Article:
C. K. Williams

After a sudden revelation at Penn, the would-be basketball player used Philadelphia as the foundation on which he built a successful career as a poet.

Photo by Tommy Leonardi

It was a homecoming of sorts. Here was C.K. Williams (C’58), the Pulitzer Prize-winning poet, sipping coffee in a Starbucks on South Street, a street he remembers well from his 25 years of residence in Philadelphia.

But today’s South Street is a far cry from the funky, artsy strip he remembers. “The word ‘tawdry’ came to mind as I was walking up, which is sad,” he said.

It wasn’t the same Center City, either — all those tall skyscrapers, he said, “sort of tore the heart out of Center City.”

Williams’ poems explore the complexity of human relations and comment on society and nature with a keen eye for detail. Perhaps he will chronicle his views on the sad decline of the city in verse soon. So perhaps it’s fitting that his most recent collection, “Repair” (Farar, Straus & Giroux, 1999), won the 2000 Pulitzer for poetry.

And he probably would not have reached this pinnacle were it not for a sudden inspiration at Penn. We talked about that and other aspects of his life and work last spring, shortly before Williams gave a reading in Philadelphia at the Cornerstone Arts Center, part of Project HOME.

Q. What got you started as a poet?
I really don’t know. I just finished my last class [in his first year at Penn], which was a required class in English, and I wrote a poem, and I just really liked the feeling. And I kept going. That was the first thing I felt that I really loved to do that could be a life.

Q. What had you thought about doing with your life before then?
Well, when I was an early adolescent, horses, and as a middle adolescent, basketball and girls. I went to Bucknell my first year, and there it was basketball, basketball, basketball — and girls.
   I actually left Bucknell pretty much because I was tired of playing basketball. And in those days, when you transferred, you lost a year of eligibility, I don’t know if you still do. So when the year was over, I sort of vaguely thought of it — I even went down to the gym. And I got out on the court and I realized that this is not what I wanted to do with my life. And it was at the end of that year that I started writing.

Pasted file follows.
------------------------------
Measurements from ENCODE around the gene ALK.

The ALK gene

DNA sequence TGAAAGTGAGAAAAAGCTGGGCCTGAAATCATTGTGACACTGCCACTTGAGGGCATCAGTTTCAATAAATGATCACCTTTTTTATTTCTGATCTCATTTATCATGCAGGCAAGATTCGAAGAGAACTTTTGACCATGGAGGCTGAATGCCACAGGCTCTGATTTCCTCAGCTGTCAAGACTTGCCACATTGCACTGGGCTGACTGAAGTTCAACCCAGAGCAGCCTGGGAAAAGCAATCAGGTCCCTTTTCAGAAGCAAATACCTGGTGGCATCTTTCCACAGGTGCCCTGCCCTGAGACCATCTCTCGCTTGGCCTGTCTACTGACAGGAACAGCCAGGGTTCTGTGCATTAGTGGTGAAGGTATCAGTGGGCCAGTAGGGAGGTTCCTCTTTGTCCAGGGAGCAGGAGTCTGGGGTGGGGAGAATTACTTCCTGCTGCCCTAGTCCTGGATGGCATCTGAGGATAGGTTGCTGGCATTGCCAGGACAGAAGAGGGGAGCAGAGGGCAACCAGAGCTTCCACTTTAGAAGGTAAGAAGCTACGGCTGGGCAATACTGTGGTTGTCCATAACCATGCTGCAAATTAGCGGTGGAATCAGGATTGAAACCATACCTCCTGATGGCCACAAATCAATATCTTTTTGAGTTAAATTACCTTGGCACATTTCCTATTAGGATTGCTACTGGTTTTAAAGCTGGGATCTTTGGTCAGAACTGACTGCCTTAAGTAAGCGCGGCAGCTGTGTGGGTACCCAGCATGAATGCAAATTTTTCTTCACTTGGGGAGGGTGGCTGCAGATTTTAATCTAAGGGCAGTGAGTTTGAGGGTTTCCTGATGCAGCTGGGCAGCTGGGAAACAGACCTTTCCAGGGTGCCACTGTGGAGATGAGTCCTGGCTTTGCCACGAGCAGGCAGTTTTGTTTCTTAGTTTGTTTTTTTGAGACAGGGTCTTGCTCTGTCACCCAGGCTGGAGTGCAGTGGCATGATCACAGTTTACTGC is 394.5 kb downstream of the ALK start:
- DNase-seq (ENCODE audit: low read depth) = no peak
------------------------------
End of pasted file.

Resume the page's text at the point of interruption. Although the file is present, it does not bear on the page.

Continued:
Q. What sort of things inspire you to write?
Mostly questions and problems that I see. And then emotions, strong emotions and unusual perceptions, as many things as I can figure out.

Q. I got the impression from what I read that a lot of it is based on the things you see around you.
Yeah. Well, sometimes that’s a little deceptive, because sometimes I’ll have an idea, and then I’ll have to find the thing that embodies an idea, and so then I go to things around — you know, find ways to make that happen.

Q. What would you consider a good example of this?
In [“Repair”] there’s a poem called “Not Soul.” And the idea was about the way we’re devouring the earth, really leaving nothing and destroying it. And that was the idea, and then I found the way to talk about it.

Q. What was going on during the years you spent in Philly?
It was really a wonderful town. It hadn’t been urban-renewed to the degree it is now. It was a town that was growing sort of haphazardly. South Street, for instance, really happened because a bunch of artists moved in.